5. Know what you’re getting into. Regardless of its stunning natural beauty, eastern Congo continues to experience bouts of conflict with significant loss of life. Protests are not uncommon, particularly during election periods, and there have been reports of violent repression conducted by security forces. If you are planning to travel off the beaten track into rural communities, it is important to check the security situation before taking to the road. Also, make sure you work with a local fixer who can help you organize your trip. It is ill-advised to take trips into the interior of Congo lightly. Recommendations for trusted fixers are often requested and shared on the North Kivu Life and South Kivu Life Facebook groups. It is also recommended that you get travel insurance before traveling. While you must be prudent and always safe, travel to eastern Congo is certainly possible and definitely worthwhile.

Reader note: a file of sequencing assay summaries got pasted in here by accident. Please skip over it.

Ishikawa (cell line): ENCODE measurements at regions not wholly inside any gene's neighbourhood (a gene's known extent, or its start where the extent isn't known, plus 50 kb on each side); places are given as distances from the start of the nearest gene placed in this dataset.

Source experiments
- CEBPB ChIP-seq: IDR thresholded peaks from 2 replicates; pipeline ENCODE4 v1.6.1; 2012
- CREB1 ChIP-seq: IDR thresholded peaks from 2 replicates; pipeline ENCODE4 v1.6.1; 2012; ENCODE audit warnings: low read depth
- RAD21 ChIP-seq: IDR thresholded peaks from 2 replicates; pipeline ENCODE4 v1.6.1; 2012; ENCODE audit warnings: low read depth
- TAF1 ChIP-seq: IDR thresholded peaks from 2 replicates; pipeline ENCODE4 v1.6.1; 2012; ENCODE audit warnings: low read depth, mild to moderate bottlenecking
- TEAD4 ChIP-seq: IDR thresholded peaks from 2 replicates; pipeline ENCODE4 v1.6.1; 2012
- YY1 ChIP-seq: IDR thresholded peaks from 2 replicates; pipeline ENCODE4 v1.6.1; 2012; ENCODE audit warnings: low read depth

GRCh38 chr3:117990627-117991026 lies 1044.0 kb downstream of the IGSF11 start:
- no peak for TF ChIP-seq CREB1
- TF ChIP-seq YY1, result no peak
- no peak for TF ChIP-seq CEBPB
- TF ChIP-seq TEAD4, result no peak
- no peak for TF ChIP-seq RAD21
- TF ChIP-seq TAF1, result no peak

6. Know where you’ll stay. In Goma and Bukavu, there are a few hotels and guesthouses, often run by churches and other organizations. Ask for recommendations on the Facebook groups mentioned above or ask for a place to stay. There are usually people with a spare room available for short-term visitors or who can recommend apartments. If you’re going outside the cities, your fixer can help you find safe but normally basic accommodations. An important tip: Don’t be afraid to ask about the amenities that are available when looking to rent accommodations. Electricity is not a given, and most people have solar panels, batteries, generators, or some assortment of these to assist during power outages.
7. Sleep in on Saturday. If you know you will be in Goma on a weekend, don’t plan on doing anything on a Saturday morning, because the city will shut down for salongo. This is when locals go out help clean the city’s streets. During salongo, businesses, including restaurants and shops, are closed and open only after 10:00 a.m. Sometimes organizations, including the U.N. peacekeeping mission, organize volunteer groups to participate in salongo.